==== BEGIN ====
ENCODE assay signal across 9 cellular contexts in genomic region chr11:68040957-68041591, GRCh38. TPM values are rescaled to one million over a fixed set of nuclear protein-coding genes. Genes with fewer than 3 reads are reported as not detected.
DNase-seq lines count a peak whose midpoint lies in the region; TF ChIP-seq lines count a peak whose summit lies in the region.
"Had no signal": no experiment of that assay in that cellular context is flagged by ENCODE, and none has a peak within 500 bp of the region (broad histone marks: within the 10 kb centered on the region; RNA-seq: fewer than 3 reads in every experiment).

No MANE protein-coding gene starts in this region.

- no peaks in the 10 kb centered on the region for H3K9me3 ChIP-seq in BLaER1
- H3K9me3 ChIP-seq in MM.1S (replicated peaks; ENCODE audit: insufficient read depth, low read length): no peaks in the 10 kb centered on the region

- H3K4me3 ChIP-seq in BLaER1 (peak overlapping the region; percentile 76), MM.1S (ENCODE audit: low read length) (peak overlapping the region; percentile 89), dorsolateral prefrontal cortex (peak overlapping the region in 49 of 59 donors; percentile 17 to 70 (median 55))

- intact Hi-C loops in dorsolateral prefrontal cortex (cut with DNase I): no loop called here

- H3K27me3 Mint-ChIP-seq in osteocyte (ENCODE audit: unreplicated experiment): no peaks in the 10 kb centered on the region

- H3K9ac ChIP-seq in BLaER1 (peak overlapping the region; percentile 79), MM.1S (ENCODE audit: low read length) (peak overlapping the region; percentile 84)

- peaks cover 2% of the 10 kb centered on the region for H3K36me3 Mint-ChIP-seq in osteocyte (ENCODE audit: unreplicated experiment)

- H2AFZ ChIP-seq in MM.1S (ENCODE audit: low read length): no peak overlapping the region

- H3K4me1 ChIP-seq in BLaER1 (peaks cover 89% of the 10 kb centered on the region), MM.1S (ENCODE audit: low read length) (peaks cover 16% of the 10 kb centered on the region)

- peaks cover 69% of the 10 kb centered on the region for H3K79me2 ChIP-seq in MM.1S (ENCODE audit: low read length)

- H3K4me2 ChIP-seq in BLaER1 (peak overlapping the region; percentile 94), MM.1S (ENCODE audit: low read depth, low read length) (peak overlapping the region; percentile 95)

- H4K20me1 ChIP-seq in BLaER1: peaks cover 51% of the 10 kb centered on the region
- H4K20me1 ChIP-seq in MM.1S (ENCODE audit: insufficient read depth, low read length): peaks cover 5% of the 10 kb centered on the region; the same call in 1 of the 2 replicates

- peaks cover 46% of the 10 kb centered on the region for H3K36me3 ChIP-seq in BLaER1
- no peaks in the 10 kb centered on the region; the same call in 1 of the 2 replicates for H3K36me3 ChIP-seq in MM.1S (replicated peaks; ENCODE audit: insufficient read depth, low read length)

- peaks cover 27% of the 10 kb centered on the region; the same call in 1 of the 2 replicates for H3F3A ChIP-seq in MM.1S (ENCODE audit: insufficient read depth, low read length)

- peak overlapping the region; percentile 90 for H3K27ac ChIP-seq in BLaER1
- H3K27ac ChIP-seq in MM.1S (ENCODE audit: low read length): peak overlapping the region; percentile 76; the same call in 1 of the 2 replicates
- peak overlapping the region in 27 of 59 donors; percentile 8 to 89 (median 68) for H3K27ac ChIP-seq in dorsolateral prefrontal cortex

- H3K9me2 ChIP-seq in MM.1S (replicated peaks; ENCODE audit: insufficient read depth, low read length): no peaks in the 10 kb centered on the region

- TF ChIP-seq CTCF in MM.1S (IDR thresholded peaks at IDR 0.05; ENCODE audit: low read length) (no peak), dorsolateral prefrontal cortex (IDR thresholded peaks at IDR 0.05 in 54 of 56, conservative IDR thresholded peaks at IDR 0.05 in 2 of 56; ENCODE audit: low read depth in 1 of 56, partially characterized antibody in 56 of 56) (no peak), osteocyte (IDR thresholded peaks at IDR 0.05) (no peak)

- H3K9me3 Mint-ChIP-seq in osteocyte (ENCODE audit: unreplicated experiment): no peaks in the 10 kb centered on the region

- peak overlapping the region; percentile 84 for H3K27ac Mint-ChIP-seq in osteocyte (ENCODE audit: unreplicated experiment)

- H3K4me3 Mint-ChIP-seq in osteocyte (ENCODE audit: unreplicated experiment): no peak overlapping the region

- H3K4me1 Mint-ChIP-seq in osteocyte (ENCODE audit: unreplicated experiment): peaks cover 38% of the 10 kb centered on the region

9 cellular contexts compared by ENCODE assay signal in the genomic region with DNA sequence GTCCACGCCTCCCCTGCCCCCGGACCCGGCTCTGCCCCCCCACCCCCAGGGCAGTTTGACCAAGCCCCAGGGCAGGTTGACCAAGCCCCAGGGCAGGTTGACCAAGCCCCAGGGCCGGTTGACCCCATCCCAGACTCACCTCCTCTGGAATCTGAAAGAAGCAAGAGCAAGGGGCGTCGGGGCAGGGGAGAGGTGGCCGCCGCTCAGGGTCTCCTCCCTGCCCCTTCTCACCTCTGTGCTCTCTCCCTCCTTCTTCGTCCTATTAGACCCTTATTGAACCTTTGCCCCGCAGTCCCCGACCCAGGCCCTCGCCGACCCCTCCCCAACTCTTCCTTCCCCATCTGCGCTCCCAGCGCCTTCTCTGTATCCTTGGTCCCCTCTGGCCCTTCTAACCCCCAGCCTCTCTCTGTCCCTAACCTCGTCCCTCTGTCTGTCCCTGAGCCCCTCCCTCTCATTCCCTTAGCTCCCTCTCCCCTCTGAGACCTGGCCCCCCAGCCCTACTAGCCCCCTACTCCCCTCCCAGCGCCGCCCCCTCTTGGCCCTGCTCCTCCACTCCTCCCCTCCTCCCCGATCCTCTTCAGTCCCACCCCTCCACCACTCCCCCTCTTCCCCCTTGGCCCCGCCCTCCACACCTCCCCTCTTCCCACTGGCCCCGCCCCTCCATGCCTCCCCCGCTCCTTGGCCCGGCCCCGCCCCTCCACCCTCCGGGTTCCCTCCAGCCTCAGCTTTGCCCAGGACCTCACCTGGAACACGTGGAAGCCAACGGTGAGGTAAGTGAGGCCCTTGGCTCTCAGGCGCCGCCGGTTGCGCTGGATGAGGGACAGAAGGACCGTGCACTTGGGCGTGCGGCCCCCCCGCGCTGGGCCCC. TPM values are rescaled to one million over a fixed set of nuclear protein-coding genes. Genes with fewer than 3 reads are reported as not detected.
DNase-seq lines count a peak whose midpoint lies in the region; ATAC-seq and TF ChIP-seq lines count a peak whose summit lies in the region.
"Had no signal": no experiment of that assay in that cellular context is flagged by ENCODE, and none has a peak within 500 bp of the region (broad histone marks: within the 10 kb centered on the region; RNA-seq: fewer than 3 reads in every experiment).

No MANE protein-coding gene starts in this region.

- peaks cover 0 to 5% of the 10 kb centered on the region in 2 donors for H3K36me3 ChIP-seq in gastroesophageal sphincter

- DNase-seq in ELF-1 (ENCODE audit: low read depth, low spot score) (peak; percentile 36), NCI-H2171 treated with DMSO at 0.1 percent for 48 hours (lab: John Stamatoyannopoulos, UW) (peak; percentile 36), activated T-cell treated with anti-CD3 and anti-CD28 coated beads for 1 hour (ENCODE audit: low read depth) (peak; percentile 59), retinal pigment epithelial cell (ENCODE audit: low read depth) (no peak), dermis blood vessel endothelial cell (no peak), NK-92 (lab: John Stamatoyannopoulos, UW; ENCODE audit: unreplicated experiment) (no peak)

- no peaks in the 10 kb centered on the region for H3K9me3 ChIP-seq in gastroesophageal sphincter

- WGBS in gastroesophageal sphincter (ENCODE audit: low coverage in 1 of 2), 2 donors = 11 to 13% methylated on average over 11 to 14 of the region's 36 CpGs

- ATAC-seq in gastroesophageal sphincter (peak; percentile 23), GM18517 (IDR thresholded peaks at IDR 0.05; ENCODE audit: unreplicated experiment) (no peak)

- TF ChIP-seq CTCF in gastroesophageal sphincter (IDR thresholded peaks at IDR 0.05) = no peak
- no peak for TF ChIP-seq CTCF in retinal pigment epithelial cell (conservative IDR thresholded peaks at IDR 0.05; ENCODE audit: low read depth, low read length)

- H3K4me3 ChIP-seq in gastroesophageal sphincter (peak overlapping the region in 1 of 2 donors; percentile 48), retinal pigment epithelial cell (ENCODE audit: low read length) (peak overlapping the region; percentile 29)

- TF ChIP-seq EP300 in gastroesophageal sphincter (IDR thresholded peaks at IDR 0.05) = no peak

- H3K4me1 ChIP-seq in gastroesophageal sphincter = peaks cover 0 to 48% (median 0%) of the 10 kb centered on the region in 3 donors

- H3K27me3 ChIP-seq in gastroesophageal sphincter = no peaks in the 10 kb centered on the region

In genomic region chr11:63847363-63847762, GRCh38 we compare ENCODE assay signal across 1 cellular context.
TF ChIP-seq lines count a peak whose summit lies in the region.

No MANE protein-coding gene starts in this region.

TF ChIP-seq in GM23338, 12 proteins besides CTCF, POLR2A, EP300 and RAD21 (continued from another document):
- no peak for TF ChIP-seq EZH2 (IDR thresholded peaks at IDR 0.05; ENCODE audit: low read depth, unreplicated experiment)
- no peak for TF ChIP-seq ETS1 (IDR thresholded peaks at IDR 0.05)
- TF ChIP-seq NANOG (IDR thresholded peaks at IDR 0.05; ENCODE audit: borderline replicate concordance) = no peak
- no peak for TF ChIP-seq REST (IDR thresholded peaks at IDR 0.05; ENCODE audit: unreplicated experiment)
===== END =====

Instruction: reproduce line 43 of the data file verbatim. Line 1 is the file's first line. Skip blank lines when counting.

- H3K4me1 ChIP-seq in gastroesophageal sphincter = peaks cover 0 to 48% (median 0%) of the 10 kb centered on the region in 3 donors